12 posts • joined Friday 23rd November 2007 10:25 GMT
@Are you serious?
Colchester lacks what it takes to be an English city - a cathedral.
Still, with a population of ~100K (IIRC), it should be entitled to a decent mobile service, cathedral or not.
The obscure technical reasons..
..are, that old analogue video tends to be slightly out of sync in its frame, so displaced a bit left or right. 704 pels are needed to capture one scan line at 13.5MHz sampling. The standard allows for 720 pels, so the whole of a frame might be captured even if the kit it was recorded on was not set up as precisely as todays equipment is.
Analogue TV systems used to assume a 10% error in the placing of the frame on the consumer's TV. If you watch any of those shows from the 60s & 70s, notice that the titles are always placed towards the centre, and nothing important happens at the edges. Look up 'title safe' and 'action safe' on Wikipedia if you want to wear the same anorak as me.
The real pedant here is the person who insists that 704x576 is not good enough, without knowing what they are really talking about.
Please, save our Christmas!
Everybody buy the Buckley version, or we'll keep hearing this one on every year's Christmas hits compilation from here on.
I had a Cellnet (now 02) phone in 2000 that worked underground at Heathrow Central, and on the train all the way through the tunnel. I'm pretty sure Heathrow Express claimed then this was the first underground railway with mobile phone coverage; something Derek McManus may have overlooked.
Can some railway anorak confirm this for us?
Really useful toaster/printer
Anybody know if they went into production?
@02 give them away for free
>the £45 tarriff gives you the iPhone 3g for nothing - so that's better than €1!
I make it the £45 tarriff gives you the iPhone 3g for £810 over 18 months. You can only consider it to cost you nothing if you use all the inclusive airtime, and don't get fleeced for anything else over that 18 months.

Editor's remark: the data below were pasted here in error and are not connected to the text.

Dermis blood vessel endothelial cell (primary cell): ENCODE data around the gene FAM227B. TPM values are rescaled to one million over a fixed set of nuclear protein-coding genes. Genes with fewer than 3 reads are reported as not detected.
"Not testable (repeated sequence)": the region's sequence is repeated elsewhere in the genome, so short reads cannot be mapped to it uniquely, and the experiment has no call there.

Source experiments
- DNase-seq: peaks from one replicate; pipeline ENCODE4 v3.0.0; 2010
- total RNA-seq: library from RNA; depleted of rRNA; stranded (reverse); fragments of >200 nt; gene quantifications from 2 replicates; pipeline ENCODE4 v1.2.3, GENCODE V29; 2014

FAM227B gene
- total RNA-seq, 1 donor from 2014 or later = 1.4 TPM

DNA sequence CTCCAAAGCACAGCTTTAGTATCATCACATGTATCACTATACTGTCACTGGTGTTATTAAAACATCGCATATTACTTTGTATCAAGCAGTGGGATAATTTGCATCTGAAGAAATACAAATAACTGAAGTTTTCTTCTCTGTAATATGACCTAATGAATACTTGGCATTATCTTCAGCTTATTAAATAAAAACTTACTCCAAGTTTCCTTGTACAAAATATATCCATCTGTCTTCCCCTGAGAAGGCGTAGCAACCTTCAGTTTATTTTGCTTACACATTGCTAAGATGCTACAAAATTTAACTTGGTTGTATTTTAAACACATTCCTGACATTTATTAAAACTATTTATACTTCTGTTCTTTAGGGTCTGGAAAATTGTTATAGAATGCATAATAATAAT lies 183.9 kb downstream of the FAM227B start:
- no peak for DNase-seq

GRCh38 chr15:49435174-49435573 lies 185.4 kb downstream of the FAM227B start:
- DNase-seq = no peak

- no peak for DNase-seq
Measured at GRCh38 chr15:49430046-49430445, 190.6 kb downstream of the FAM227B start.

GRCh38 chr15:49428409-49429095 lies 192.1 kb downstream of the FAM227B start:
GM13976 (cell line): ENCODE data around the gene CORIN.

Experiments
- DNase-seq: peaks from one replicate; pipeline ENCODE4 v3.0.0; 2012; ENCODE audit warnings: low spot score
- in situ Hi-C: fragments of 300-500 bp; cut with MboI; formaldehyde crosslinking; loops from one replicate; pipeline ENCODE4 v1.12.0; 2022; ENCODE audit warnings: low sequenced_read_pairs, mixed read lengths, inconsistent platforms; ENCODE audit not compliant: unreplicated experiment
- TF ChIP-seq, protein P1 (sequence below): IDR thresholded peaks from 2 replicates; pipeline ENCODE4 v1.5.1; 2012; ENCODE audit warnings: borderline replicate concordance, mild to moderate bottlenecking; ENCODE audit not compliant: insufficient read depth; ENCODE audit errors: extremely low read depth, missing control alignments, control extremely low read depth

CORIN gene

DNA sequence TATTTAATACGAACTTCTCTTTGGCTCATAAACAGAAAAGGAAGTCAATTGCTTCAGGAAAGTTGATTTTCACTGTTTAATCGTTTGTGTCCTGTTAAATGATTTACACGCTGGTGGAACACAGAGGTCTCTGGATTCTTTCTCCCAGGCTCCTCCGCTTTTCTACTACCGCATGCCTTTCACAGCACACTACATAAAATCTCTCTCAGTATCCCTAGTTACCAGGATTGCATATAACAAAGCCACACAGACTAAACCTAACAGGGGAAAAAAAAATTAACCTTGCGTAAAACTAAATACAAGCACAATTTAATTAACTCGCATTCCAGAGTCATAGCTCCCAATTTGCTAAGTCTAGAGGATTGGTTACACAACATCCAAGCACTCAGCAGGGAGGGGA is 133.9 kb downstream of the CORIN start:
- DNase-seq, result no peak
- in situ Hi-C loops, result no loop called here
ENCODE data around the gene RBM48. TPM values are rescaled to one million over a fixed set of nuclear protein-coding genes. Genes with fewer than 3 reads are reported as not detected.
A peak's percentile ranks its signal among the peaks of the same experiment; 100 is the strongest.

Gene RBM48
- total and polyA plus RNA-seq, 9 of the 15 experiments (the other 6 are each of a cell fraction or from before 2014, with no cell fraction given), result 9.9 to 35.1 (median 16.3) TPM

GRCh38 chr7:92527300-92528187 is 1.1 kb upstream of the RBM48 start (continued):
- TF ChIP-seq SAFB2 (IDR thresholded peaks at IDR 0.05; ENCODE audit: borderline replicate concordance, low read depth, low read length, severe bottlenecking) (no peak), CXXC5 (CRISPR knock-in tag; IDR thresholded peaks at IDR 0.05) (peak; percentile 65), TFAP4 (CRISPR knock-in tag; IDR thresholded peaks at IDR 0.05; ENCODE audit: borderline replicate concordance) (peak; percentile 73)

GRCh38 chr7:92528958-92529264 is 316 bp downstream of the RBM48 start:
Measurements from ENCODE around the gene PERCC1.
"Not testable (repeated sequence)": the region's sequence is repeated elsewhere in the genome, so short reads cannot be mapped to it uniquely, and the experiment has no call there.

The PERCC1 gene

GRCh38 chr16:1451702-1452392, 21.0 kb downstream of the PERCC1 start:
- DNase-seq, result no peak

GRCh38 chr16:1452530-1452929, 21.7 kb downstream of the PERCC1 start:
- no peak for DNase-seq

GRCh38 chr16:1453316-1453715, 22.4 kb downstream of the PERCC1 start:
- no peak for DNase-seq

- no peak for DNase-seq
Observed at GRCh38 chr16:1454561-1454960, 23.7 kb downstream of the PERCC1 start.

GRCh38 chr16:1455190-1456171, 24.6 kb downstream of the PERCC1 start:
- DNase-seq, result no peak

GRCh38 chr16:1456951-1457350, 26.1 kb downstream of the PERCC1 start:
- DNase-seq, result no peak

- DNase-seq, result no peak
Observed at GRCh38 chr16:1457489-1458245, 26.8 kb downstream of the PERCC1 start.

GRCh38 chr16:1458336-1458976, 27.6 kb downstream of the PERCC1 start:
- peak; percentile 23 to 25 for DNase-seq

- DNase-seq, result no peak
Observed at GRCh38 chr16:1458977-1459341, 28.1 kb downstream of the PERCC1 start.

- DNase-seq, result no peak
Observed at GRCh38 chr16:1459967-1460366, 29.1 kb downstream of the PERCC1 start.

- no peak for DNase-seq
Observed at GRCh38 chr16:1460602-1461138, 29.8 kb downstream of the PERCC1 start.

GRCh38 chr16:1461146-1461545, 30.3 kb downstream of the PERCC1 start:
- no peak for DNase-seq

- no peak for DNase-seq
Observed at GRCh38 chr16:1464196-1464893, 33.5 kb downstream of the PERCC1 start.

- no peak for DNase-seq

My problem with mobile internet..
..is you have pay every month in case you need to use it. I rarely do, so I keep my money, and head for the nearst cafe/bar with a wifi hotspot on the occasions I can't wait until I get to work or back home.
Winners: cafes & bars that provide WiFi as well as nice bevvies.
Loosers: Mobile operators who expect a monthly tithe on the off chance I might use the service.
The Mobile Internet
I just changed my mobile provider, to get a phone I could actually use at home.
My old provider (Orange) provides casual GPRS access for £3/MB. By 'casual' I mean I don't want to hand over money every month for something I probably won't use. But if I am out and about, I run Opera on my Palm T3, and that's a much better internet experience than the matchbox sized screen on my Moto V3.
So now I'm on T-Mobile; their casual access is £1 per day for 'fair use' access, and the chap in Carphone Warehouse was sure that I could access the internet from my Palm on this. But no; the £1-per-day tariff only allows you to use the browser on the phone. And so does the first 'bundle', at £7.50 per month. You have to be willing to cough £12.50 and £22.50 per month if you want to connect a handheld or laptop to GPRS.
Now here's the real rant. Their website doesn't make this limitation clear, so any ex-Orange customer coming to T-Mobile could make the same mistake. Actually, none of the operators sites, say anything clearly about the 'walled garden' experience, or how much you need to pay to get the mobile internet off your phone and onto a device that you can actually read.
The moral of this rant, fellow vultures, is be careful to understand the Ts&Cs for yourself before you choose.